Week of November 17, 2014
ICYMI: Last week, NCTQ released a new report, Easy A’s and What’s Behind Them,confirming that students in teacher prep programs earn higher grades than their peers in other departments and examining how course assignments contribute to these high grades. The report resonated with many in the field who had been awarded high grades despite feeling that they were not challenged by the program they attended. Missed the media coverage? See thoughtful commentary from Esther Cepeda or this one penned by Stephen Sawchuk.?
In New York City, a retroactive pay dispute was resolved on Monday. Teachers who retired between 2009 and 2014 will receive a lump-sum payment for the retroactive raise they were promised under the union’s contract, reports Chalkbeat New York. After a rush of teachers decided to retire this year, the city found itself facing a shortfall: the cost of the retirement deal is $60 million more than the $180 million the city had already budgeted. The Union Federation of Teachers and the city came to an agreement that the extra $60 million will be found through adjusting the current $5.5 billion contract. An arbitrator will come up with savings to close the gap.?
The Indiana Chamber of Commerce wants to make the state superintendent of public instruction an appointed position. The Indy Star reports a mixed reaction from the state legislature and others about this goal. Glenda Ritz, the current state superintendent and the only Democrat in a statewide elected office, was elected two years ago. She has frequently clashed with the Republicans in the legislature, the Governor and some of the state board of education members. Supporters of Ritz believe this is an attempt to unseat her, and her spokesman released a statement saying “Taking such an important and personal decision away from voters because of petty partisan bickering is shortsighted and simply wrong.”?
Last week, a group of six Pennsylvania school districts, along with parents and two advocacy groups, filed a lawsuit against the state claiming it has violated its constitutional obligations to fund all public schools adequately and equitably. As thePittsburgh Post-Gazette reports, the lawsuit claims that the current education funding system “…turns the caliber of public education into an accident of geography. Children in property- and income-poor districts are denied the opportunity to receive even an adequate education…” This lawsuit comes on the heels of a report from the American Institutes for Research that found Pennsylvania has above-average funding for education, but that the money is inequitably distributed.?
Meanwhile, a similar battle in South Carolina came to an end. After 21 years, the South Carolina Supreme Court ended a legal battle between rural school districts and the state over education funding. According to The State, the court ruled in favor of the school districts, finding that the current system of education funding must be fixed by the state legislature to provide a “minimally adequate” education to children in the poorest school districts. The majority opinion stated, “Thousands of South Carolina’s schoolchildren — the quintessential future of our state — have been denied this opportunity, due to no more than historical accident.” It is now in the hands of the state’s legislature to remedy the situation.?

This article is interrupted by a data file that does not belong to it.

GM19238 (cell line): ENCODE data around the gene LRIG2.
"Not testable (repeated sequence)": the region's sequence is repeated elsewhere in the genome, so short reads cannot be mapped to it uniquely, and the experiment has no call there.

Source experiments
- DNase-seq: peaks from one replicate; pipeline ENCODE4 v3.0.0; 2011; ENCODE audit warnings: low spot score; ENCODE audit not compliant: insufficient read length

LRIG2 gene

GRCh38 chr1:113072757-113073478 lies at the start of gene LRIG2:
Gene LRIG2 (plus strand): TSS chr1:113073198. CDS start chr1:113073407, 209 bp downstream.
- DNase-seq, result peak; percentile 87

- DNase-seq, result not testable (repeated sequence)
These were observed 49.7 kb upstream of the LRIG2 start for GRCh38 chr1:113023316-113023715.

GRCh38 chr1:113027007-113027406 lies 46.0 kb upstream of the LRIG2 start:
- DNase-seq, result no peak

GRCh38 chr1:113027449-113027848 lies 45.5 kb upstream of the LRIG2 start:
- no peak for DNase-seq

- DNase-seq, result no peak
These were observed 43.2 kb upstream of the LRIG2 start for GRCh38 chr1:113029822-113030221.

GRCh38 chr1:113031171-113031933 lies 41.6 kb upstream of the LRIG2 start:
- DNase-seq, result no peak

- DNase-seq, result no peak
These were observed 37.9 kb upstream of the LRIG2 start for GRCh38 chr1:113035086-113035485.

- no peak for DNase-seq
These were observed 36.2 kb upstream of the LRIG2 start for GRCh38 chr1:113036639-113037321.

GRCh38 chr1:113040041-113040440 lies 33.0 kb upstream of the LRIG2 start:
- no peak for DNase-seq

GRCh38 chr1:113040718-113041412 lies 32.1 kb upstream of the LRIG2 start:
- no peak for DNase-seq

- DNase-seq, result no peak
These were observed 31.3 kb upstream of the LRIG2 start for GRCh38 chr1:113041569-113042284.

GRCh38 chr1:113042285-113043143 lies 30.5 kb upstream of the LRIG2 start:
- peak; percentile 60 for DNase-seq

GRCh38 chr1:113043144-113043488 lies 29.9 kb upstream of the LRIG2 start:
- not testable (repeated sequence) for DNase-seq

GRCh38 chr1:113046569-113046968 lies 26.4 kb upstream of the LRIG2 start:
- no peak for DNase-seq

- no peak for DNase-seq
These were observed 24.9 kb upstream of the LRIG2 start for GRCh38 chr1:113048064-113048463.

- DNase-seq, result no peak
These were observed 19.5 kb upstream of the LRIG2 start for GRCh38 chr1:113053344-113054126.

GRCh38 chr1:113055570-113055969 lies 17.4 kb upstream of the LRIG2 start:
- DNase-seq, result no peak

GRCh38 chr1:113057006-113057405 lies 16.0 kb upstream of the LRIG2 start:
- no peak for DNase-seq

A new report from Urban Teacher Residency United looks at the inner workings of two highly effective urban teacher residency programs: Aspire Teacher Residency in California and the Denver Teacher Residency. Building Effective Teacher Residencies, written by Linda Perlstein, provides a comprehensive look at the inner workings of a residency program and shares findings from a year of extensive observations and interviews with program staff, residents, mentors, principals and other stakeholders.?
In Other Ed News
A new study finds that text messages may be a cheap and effective way to help address language gaps. Researchers followed 440 families with four-year-olds enrolled in preschool in the San Francisco Unified School District. As described by the New York Times, parents were sent text messages three times a week reminding them to read and talk to their children. The research found that preschoolers whose parents received text messages performed better on literacy tests than children whose parents did not receive such messages.?
“Didn’t bring your homework? Party Foul.” NPREd ‘s Secret Lives of Teachersintroduces us to I.C. Will this week and a group of 5th and 6th graders from Washington Heights. It’s worth a watch.?
Do teachers support the Vergara decision? To tackle this question, Paul Peterson looks at findings from Education Next’s annual survey of public and teacher opinion. Respondents were asked to indicate what proportion of teachers in their local school district deserved each of the letter grades A-F, whether or not tenure should be ended, and, if tenure is awarded, whether student performance should be considered. You might be surprised by some of the results.?